I am a hypocrite.
Yesterday, I failed to live the morals and ideals I espouse. In a spectacular show of self-righteousness I responded gracelessly to a family member’s comment on one of my Facebook posts. Based on my own prejudice against that side of my family, I assumed the worst about his meaning and intention. Instead of engage him in constructive, compassionate dialogue, I assumed I was smarter, more critical, more compassionate than him and asserted my voice over his.
In the Facebook thread I did apologize to him, but only on the heels of him calling me out. I’m glad he called me out. I needed and deserved it. I want to take this one more opportunity to unequivocably apologize. Steven, I am sorry for the way I treated you. It was inexcusable. You deserve better.
I want to do better. I want to be better.
I am both embarrassed and incredibly disappointed in myself. I realized that I’ve become self-righteous. I have not practiced the critical thought and compassion that I preach are essential to improving the world. I did not assume benevolent intent, a central tenant of my faith in humanity.
So, as penance and to strive to be better I am taking a one-month vow of constructive silence. I’m just making this up. Basically I will not insert my voice into conversations or discussions other than to ask questions of genuine curiosity and interest as I seek to engage more deeply with people. I will remain silent about my opinions, point of view, and feelings unless I am explicitly asked to share.
I will fail at this. I will try everyday, though. And, after a month, my hope is that the effort will have developed a habit of compassionate, curious dialogue.
This is no revelation: people on social media are incredibly polarized when debating social and political issues. Many debates on my feed begin when someone posts a meme. I often wonder how much thought people put into re-sharing these vaguely evocative images overlayed with simple rhetoric in block text. Once it hits their feed, though, comments follow in one of two modes: vehement disagreement or unwavering support.
In my own feed, I’ve been noticing a particular–and awful–type of rhetoric in these memes: the false equivalence. These are typically expressed as support for some social construct or idea, with the unstated implication being that any criticism of that construct is tantamount to a denouncement. Thus the false equivalence: Continue reading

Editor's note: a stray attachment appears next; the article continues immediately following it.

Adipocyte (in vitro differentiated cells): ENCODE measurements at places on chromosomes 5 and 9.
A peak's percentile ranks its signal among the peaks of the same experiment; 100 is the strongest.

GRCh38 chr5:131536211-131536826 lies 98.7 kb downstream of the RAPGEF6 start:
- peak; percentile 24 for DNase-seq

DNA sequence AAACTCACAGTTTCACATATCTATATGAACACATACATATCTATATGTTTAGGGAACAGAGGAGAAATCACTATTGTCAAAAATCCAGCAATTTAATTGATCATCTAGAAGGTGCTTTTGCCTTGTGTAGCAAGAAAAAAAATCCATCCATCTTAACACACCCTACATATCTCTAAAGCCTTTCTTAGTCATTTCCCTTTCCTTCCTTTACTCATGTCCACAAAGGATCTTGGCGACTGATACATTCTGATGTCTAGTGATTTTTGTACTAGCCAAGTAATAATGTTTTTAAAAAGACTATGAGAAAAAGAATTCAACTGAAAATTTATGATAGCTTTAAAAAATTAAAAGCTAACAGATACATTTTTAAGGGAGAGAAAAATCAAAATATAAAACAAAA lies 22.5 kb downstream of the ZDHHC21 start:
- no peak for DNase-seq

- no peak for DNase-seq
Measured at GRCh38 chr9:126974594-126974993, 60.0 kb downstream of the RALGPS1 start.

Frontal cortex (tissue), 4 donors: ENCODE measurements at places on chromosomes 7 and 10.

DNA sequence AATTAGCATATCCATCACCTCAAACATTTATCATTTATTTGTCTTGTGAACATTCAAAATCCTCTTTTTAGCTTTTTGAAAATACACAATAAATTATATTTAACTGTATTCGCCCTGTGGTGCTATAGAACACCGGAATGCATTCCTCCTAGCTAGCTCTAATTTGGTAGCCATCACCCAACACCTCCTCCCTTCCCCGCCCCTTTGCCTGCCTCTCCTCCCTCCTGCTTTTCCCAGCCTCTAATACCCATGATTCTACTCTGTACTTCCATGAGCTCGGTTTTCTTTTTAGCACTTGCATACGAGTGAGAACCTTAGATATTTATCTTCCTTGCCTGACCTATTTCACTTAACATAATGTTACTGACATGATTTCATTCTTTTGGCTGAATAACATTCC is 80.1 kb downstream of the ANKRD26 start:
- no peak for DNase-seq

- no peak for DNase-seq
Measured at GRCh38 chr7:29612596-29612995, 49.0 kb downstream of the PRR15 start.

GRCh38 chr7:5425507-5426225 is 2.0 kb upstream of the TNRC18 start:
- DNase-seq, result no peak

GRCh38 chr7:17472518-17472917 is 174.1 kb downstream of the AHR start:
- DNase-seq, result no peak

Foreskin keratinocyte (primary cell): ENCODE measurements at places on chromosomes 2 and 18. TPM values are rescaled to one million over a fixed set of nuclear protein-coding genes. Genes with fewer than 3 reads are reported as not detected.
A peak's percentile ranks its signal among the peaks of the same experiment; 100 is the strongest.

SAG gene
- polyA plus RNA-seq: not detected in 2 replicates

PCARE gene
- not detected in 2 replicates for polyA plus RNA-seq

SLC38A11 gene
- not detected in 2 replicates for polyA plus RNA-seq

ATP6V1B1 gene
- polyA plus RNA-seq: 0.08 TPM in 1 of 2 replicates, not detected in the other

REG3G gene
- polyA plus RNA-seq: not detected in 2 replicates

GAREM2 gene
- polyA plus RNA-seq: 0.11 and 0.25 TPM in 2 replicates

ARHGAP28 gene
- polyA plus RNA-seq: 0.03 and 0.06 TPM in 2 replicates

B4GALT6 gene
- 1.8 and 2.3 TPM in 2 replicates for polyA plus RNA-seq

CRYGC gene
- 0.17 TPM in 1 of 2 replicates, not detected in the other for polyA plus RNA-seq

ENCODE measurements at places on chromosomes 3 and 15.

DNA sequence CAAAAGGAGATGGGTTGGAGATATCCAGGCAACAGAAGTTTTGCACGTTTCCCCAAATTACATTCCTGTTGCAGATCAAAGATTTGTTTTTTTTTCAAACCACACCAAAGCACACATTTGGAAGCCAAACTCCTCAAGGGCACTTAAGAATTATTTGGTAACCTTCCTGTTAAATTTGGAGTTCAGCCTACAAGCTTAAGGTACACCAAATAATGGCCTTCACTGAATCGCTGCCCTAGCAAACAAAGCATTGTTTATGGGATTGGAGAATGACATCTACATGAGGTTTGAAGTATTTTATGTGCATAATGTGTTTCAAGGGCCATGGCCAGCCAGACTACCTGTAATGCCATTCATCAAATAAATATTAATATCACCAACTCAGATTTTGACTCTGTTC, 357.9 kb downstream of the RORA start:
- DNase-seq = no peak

Someone I respect commented on an article I posted on Facebook. I disagreed with some of his points. He also offered a point of clarification. The conversation I wanted to have was then derailed by my own defensiveness. I let my disagreement with a couple of his points overflow onto his whole post. Reflecting on the conversation, I really wish I had engaged with his points. I could have learned much more and the conversation could have been worth following.
I don’t really know why I responded the way I did. I’ve since apologized to him, after he called me out in the course of the comment thread. It made me realize, though, that I’m not living up to my ideals when it comes to discourse. Many of the conversations that I want to have are happening via Facebook now. And I’ve let myself slip into the same entrenchment that I claim to abhor.
I value argument, discussion, conversation, and learning. It is important to me that my point of view and position on issues are malleable. So, I’m making a change. I’ve decided to create some criteria for responding to posts and comments on Facebook (and other social media).
My criteria for a Facebook response: Continue reading
Blah, blah, blah, all the reasons people need to abandon Facebook.
What would it take to kill Facebook without something that is just as bad (go away G+)? Continue reading
Here’s something I don’t do very often: a pet-peeve blog. Let’s do this.
You know what really grinds my gears? Those math polls on Facebook. You know the ones like
We’re bringing our relationships, no matter how minor or inconsequential, online. The struggle, though, is how to translate our analog relationships to the digital paradigm. When I accept a friend request from a cousin I only see at family holidays or a classmate from high school that I had one class with, they are automatically given the same status within the social network as say my wife or a friend I see every couple of days. Twitter and Facebook and the like have tools available that allow me to treat these connections differently within the network, but everything is still so new, there is no existing etiquette and protocol. We’re still learning how all of this is supposed to work. How do I make sure the people I want to hear from, the people with whom I have real connections, are given priority in my feed? More importantly, how do I filter out the noise of the over-sharers, the people that don’t realize everything they post is shouted at such a volume that everyone they are connected to can hear it? What does it mean to friend someone and to be someone’s friend? Continue reading
Internet privacy has been in the news a lot lately, mostly thanks to Facebook. Last night I happened upon the lecture by Eben Moglen on that very topic.